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(Corrects timing of action in first paragraph of story originally published Nov. 30.)
Dec. 1 (Bloomberg) -- Wisconsin Governor Scott Walker, a Republican who this year limited the bargaining rights of some public-sector workers, said he views the attempt by unions to oust him as a credible threat.
“Do I take the recall seriously? Absolutely,” Walker told reporters today at a meeting of the Republican Governors Association in Orlando, Florida. “Unions spent $40 million on six state Senate recall elections in my state. I spent $13 million running for governor. So if there’s that much outside influence, I’m going to take that seriously no matter what.”
Walker, 44, who took office in January, drew the wrath of unions and faced protests after pushing through a measure restricting collective bargaining for public employees other than police and firefighters. In August, voters ousted two Republican state senators in recall elections aimed at lawmakers who backed Walker’s legislation.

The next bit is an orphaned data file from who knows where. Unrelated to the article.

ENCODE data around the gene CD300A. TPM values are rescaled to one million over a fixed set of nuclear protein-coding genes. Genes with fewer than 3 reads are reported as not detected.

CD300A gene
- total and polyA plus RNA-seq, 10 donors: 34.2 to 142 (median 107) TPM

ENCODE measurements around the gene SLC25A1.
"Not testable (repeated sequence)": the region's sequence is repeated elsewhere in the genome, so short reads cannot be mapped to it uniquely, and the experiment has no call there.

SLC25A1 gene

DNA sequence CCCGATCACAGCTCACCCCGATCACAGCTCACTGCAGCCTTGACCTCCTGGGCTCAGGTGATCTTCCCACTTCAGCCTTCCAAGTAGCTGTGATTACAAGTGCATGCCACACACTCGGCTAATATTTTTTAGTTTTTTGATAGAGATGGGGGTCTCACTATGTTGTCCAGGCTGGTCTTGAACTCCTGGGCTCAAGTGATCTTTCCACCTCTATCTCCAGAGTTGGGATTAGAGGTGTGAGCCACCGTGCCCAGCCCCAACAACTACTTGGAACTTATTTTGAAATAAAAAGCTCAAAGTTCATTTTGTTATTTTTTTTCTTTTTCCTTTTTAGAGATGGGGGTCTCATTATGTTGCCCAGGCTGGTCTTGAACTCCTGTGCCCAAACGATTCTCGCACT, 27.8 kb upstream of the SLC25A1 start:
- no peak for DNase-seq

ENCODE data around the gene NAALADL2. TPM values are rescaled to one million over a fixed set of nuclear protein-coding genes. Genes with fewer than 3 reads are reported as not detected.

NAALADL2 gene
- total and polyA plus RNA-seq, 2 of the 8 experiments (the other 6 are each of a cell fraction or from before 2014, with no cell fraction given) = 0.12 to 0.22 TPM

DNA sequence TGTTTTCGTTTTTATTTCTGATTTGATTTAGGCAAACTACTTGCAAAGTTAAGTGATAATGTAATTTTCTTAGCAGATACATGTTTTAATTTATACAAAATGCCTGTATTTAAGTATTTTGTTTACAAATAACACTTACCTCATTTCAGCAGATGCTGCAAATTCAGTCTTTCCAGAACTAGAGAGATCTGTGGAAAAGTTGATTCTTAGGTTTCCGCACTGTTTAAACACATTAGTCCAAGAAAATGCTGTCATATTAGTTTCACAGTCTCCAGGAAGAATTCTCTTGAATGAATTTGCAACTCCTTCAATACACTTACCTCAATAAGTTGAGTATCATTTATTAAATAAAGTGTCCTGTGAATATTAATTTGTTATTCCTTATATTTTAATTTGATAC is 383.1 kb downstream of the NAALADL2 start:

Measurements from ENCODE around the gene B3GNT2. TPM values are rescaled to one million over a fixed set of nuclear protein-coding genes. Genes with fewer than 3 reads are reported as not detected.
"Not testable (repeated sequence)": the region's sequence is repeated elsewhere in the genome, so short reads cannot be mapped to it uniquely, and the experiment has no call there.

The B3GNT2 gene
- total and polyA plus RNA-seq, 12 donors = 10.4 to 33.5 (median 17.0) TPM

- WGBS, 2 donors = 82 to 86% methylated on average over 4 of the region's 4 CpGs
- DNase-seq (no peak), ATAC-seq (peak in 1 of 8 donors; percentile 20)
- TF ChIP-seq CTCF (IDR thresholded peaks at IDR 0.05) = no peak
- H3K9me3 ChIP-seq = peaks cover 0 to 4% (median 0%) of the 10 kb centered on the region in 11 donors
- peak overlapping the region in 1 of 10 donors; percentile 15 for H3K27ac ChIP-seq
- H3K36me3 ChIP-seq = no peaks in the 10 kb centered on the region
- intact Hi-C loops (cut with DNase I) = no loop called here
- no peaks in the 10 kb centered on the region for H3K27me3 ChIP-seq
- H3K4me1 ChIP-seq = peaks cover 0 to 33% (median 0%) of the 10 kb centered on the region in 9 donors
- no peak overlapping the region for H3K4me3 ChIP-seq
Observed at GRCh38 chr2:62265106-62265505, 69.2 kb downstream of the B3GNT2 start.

The governor’s opponents said Nov. 28 they had collected 300,000 signatures of the 540,208 they need by Jan. 17 to force a recall election next year, the Associated Press reported.
Walker said he doesn’t see a parallel in Ohio, where voters last month overturned Republican Governor John Kasich’s legislation restricting unions.
“Every day, every week and every month that goes by, the voters of my state will more clearly see the benefits of the reforms,” he said. “People have a clear choice.”
--Editors: Stephen Merelman, Mark Tannenbaum
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